You cannot read mathematics in the same way as you would read a newspaper or a novel. Many of the ideas presented in a typical college mathematics course have confounded brilliant minds in centuries past. So it is not unexpected that you may have difficulty learning these same ideas if you quickly scan through the reading assignments just once. You should expect to go through each reading assignment several times before you can gain a full understanding of the material.
When reading through for the first time, scan for big ideas
The first time you read through a chapter of the textbook, you should be thinking to yourself: “What is the main point of the chapter?” Look for the big picture. The details are important, but you need to be aware of the forest first before focusing on the trees.
The second time through, fill in details
After you get the big picture, you should then look at the details. Take some time to think about each of the definitions, theorems, and formulas you encounter (more on this later). Read with paper, pen, and calculator As you are reading through the text, you should be writing notes. Check calculations. Rewrite definitions and theorems in your own words. See if you can come up with your own examples.
Read the narrative
There is a story to be told in mathematics. What is the progression of ideas being told? Don’t just skip to the formulas and examples.
Study the examples
What points do each of the examples illustrate? Some examples are extreme cases. Other examples are supposed to illustrate “typical” situations.
Read the pictures
There are good reasons for the many pictures and graphs in mathematics texts. You should be asking yourself what features of the picture are important to the key concepts. Focus on how each picture illustrates a particular idea.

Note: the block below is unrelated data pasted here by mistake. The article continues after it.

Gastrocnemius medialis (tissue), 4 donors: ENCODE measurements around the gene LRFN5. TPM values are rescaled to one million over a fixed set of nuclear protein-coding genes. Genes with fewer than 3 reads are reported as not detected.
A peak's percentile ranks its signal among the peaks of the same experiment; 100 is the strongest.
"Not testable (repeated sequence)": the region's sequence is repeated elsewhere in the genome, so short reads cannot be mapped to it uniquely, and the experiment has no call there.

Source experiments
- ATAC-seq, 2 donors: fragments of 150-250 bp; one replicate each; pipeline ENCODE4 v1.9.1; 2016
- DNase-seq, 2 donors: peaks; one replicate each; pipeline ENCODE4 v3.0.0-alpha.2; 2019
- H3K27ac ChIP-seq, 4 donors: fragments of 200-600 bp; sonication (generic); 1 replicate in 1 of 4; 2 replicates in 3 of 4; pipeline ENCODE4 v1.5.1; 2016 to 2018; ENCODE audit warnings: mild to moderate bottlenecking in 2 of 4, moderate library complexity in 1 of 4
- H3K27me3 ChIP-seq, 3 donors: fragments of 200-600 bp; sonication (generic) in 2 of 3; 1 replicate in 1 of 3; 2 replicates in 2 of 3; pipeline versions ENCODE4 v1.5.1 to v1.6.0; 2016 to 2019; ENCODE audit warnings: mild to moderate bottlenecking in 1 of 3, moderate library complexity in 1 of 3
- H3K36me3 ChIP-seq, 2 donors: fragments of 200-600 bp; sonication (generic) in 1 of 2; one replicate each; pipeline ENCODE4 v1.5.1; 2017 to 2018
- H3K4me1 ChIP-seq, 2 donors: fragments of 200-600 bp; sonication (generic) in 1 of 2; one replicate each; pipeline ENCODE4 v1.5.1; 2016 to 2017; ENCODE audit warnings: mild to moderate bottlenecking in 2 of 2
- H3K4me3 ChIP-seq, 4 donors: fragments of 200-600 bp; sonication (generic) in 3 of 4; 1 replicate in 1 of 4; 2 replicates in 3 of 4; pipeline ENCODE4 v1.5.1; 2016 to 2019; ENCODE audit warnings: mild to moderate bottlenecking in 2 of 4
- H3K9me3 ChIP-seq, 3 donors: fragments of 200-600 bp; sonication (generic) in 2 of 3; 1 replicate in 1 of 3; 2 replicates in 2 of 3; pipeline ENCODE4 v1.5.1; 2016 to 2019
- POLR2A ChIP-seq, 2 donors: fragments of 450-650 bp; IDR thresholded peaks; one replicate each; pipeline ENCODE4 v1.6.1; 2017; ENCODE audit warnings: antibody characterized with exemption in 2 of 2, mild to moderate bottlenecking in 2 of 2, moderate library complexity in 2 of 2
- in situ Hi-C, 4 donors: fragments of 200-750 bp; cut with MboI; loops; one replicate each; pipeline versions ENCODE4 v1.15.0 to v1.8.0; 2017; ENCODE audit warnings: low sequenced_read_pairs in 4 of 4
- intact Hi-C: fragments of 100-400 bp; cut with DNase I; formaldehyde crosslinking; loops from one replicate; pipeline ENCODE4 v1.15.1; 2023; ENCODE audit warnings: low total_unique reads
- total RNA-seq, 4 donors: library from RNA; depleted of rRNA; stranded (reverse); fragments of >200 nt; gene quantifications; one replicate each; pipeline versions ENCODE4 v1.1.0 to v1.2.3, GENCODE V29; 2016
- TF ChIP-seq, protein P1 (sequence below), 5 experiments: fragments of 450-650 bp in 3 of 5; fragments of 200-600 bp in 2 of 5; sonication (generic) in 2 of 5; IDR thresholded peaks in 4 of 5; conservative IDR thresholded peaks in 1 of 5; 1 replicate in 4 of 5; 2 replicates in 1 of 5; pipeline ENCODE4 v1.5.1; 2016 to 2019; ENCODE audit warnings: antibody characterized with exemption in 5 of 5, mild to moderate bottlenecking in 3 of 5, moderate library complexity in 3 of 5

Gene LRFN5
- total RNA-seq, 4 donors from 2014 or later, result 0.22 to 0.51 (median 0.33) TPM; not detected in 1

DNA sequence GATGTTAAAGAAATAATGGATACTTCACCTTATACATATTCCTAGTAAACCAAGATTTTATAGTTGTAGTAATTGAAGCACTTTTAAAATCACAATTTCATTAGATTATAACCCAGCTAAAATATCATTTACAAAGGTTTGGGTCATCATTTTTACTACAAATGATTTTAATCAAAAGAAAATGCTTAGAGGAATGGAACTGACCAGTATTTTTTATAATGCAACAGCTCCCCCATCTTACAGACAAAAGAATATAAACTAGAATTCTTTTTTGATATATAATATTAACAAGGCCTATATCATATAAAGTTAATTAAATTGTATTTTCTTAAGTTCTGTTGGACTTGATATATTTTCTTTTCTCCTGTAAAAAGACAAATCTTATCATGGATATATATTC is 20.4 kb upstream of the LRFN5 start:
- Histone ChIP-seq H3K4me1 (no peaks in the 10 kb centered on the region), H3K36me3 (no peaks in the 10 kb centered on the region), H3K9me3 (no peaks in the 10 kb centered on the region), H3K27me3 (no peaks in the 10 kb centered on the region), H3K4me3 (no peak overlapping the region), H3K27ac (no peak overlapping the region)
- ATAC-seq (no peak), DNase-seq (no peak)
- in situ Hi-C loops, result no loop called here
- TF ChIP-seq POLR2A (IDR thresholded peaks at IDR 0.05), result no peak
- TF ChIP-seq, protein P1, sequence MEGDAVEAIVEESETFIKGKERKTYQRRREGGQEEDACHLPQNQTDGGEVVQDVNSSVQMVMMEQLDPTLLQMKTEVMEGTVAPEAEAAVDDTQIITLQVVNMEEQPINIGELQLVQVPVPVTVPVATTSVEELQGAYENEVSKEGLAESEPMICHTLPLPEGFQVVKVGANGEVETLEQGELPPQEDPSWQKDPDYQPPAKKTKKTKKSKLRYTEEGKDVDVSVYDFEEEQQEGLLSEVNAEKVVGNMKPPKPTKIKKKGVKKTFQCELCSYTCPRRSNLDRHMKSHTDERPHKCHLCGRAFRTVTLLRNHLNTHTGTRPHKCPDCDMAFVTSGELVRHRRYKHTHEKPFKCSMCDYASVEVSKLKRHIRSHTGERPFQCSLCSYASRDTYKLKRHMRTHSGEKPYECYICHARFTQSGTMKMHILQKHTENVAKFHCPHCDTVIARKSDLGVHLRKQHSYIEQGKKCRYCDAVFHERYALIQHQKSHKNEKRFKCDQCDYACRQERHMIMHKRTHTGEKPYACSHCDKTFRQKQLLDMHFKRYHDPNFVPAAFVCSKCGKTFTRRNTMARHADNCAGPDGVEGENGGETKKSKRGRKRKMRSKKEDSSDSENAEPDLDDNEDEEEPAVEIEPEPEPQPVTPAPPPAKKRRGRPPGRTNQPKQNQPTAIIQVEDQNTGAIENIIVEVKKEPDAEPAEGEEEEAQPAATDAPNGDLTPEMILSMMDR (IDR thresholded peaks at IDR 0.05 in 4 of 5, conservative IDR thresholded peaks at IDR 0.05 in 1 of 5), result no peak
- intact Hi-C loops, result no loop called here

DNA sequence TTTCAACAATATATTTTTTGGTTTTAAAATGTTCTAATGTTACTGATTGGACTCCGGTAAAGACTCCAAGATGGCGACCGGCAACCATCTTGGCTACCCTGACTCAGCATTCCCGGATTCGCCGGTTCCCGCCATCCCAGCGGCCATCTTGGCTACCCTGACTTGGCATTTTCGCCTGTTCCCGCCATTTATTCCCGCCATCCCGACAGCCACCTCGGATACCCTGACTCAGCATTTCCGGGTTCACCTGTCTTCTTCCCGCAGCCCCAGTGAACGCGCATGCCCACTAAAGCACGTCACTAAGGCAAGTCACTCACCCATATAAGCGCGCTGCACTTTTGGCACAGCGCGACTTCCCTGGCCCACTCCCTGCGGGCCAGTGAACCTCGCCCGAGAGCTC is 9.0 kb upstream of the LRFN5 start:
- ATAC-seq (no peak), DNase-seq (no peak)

Learn the vocabulary and the language
Pay attention to definitions and what they mean. Mathematics language is very precise, and a word may have a different meaning when used in a mathematical context that in everyday use.
Learn the theorems and what they mean
Theorems are vital bricks to building mathematical knowledge. When you see a theorem in a mathematics text, look at it very closely. What does it say? What do you know from a theorem?
Use the index and the appendices
Know what every word means Make sure that you understand all of the words and ideas. If there is a particular word which you do not know (or which you want to know better), look it up. Use the table of contents or the index to help you.
Make a note of things you don’t understand; ask for help afterwards
Even after following all of the above advice, you might still find some of the ideas confusing. That’s OK. You are studying difficult stuff! If there is something that you don’t understand, mark it. Write down any questions you may have. You then can bring up these issues with your instructor, a classmate, or during a visit to the Math Center.
It’s important to be proactive and consistent when looking for people and places that might help you succeed. For example, trying out the Math Center to prepare for your final exam only may not be as helpful as using the Math Center every week from the very start of the quarter.
Your Instructors: The faculty who teach your classes are the experts of their course material and excited by their discipline. We encourage you to get to know them outside of class by visiting them during their office hours. If you don't know how to contact your faculty, look them up in our Faculty and Staff Directory.
Academic Planning, Advising, and Career or Major Preparation: Knowing where you’re headed and why is important to making progress toward your academic goals. Running Start, Advising and Career Services, Transitional Learning, International Programs, Upward Bound, AIM, and BFET all have full-time staff dedicated to supporting you in your academic success.
The Learning Center: The Learning Center offers support for math, writing, sciences, social sciences, and more.
The Library: The library is a great place to do homework and learn more about how to perform research from dedicated staff. We encourage you to spend time in the library and other study areas around campus.